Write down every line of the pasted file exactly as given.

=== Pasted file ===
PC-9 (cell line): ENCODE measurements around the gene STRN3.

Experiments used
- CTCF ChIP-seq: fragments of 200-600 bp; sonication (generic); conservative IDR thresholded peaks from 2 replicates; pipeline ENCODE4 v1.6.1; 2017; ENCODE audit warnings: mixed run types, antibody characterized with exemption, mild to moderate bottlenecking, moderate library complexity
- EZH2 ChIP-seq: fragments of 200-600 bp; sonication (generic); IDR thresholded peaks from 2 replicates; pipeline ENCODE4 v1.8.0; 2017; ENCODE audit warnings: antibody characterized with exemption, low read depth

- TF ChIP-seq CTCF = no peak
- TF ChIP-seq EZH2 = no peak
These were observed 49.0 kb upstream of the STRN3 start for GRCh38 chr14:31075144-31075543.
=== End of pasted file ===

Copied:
PC-9 (cell line): ENCODE measurements around the gene STRN3.

Experiments used
- CTCF ChIP-seq: fragments of 200-600 bp; sonication (generic); conservative IDR thresholded peaks from 2 replicates; pipeline ENCODE4 v1.6.1; 2017; ENCODE audit warnings: mixed run types, antibody characterized with exemption, mild to moderate bottlenecking, moderate library complexity
- EZH2 ChIP-seq: fragments of 200-600 bp; sonication (generic); IDR thresholded peaks from 2 replicates; pipeline ENCODE4 v1.8.0; 2017; ENCODE audit warnings: antibody characterized with exemption, low read depth

- TF ChIP-seq CTCF = no peak
- TF ChIP-seq EZH2 = no peak
These were observed 49.0 kb upstream of the STRN3 start for GRCh38 chr14:31075144-31075543.